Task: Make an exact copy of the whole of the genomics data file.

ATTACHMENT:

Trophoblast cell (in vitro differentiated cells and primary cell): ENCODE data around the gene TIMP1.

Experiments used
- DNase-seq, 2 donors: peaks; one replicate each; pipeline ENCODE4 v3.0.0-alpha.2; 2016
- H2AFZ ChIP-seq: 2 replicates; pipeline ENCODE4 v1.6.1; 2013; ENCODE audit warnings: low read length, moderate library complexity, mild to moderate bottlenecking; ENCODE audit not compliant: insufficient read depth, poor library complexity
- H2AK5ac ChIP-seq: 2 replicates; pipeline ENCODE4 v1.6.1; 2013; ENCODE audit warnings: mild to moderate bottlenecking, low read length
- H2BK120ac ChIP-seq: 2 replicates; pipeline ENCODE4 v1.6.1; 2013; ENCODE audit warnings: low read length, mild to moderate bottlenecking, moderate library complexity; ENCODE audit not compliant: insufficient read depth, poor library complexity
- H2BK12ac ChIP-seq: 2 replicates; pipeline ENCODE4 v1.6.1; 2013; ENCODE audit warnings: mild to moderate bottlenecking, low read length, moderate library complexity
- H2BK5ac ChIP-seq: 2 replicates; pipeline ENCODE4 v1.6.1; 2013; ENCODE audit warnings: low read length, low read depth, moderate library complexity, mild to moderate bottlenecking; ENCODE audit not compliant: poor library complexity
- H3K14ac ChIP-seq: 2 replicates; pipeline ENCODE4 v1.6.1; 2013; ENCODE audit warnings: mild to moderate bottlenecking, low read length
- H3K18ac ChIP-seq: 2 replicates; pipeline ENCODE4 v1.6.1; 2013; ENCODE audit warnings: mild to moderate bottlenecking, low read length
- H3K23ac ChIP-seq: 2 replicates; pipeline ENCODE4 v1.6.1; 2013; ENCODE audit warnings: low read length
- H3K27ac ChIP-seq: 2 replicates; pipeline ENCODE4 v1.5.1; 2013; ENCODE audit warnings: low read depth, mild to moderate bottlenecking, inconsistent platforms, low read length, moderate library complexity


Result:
Trophoblast cell (in vitro differentiated cells and primary cell): ENCODE data around the gene TIMP1.

Experiments used
- DNase-seq, 2 donors: peaks; one replicate each; pipeline ENCODE4 v3.0.0-alpha.2; 2016
- H2AFZ ChIP-seq: 2 replicates; pipeline ENCODE4 v1.6.1; 2013; ENCODE audit warnings: low read length, moderate library complexity, mild to moderate bottlenecking; ENCODE audit not compliant: insufficient read depth, poor library complexity
- H2AK5ac ChIP-seq: 2 replicates; pipeline ENCODE4 v1.6.1; 2013; ENCODE audit warnings: mild to moderate bottlenecking, low read length
- H2BK120ac ChIP-seq: 2 replicates; pipeline ENCODE4 v1.6.1; 2013; ENCODE audit warnings: low read length, mild to moderate bottlenecking, moderate library complexity; ENCODE audit not compliant: insufficient read depth, poor library complexity
- H2BK12ac ChIP-seq: 2 replicates; pipeline ENCODE4 v1.6.1; 2013; ENCODE audit warnings: mild to moderate bottlenecking, low read length, moderate library complexity
- H2BK5ac ChIP-seq: 2 replicates; pipeline ENCODE4 v1.6.1; 2013; ENCODE audit warnings: low read length, low read depth, moderate library complexity, mild to moderate bottlenecking; ENCODE audit not compliant: poor library complexity
- H3K14ac ChIP-seq: 2 replicates; pipeline ENCODE4 v1.6.1; 2013; ENCODE audit warnings: mild to moderate bottlenecking, low read length
- H3K18ac ChIP-seq: 2 replicates; pipeline ENCODE4 v1.6.1; 2013; ENCODE audit warnings: mild to moderate bottlenecking, low read length
- H3K23ac ChIP-seq: 2 replicates; pipeline ENCODE4 v1.6.1; 2013; ENCODE audit warnings: low read length
- H3K27ac ChIP-seq: 2 replicates; pipeline ENCODE4 v1.5.1; 2013; ENCODE audit warnings: low read depth, mild to moderate bottlenecking, inconsistent platforms, low read length, moderate library complexity